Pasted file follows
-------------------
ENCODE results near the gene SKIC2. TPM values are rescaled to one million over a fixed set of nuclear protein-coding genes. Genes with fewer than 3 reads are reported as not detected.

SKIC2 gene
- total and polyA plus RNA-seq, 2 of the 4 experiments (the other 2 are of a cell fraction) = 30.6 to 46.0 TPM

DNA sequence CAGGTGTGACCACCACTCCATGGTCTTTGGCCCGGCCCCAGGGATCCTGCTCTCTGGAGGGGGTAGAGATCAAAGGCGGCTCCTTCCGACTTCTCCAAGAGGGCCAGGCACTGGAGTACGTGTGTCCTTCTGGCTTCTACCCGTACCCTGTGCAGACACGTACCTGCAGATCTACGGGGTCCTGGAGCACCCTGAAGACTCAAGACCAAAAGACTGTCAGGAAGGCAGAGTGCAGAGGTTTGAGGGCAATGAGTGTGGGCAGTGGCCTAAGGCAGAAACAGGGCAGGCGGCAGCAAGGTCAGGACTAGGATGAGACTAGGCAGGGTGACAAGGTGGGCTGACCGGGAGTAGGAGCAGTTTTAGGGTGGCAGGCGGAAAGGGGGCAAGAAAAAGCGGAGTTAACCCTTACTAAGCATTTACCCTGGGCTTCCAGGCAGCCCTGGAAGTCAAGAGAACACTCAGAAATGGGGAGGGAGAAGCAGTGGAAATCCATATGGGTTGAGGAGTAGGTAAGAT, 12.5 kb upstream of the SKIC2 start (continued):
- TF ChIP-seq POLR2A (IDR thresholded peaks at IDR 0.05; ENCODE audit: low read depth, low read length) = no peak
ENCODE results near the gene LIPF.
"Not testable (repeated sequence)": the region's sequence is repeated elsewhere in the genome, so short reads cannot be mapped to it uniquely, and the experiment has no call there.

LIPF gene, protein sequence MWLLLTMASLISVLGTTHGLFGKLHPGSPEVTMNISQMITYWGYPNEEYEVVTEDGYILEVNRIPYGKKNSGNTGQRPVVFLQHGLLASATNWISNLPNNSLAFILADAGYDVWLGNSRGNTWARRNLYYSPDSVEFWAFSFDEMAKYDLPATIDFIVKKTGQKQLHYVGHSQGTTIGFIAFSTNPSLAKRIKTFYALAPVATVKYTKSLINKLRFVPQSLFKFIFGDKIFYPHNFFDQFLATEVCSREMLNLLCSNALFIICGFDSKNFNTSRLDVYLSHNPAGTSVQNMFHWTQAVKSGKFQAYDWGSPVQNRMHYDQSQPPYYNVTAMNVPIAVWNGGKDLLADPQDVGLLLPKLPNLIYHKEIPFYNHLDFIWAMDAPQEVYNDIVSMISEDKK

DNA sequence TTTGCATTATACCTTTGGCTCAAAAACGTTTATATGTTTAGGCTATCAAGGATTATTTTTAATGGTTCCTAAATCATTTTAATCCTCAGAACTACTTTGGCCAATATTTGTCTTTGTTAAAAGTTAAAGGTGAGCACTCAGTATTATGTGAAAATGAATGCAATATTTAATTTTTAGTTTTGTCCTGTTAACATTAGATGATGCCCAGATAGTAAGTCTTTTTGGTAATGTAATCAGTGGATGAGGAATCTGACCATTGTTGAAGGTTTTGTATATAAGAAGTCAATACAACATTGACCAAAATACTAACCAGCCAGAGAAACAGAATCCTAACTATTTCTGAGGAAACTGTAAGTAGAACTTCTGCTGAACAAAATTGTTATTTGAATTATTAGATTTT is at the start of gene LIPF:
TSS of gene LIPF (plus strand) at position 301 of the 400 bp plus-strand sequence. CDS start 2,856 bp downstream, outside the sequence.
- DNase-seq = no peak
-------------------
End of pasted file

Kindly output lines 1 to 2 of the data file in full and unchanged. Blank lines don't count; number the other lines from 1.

ENCODE results near the gene SKIC2. TPM values are rescaled to one million over a fixed set of nuclear protein-coding genes. Genes with fewer than 3 reads are reported as not detected.

SKIC2 gene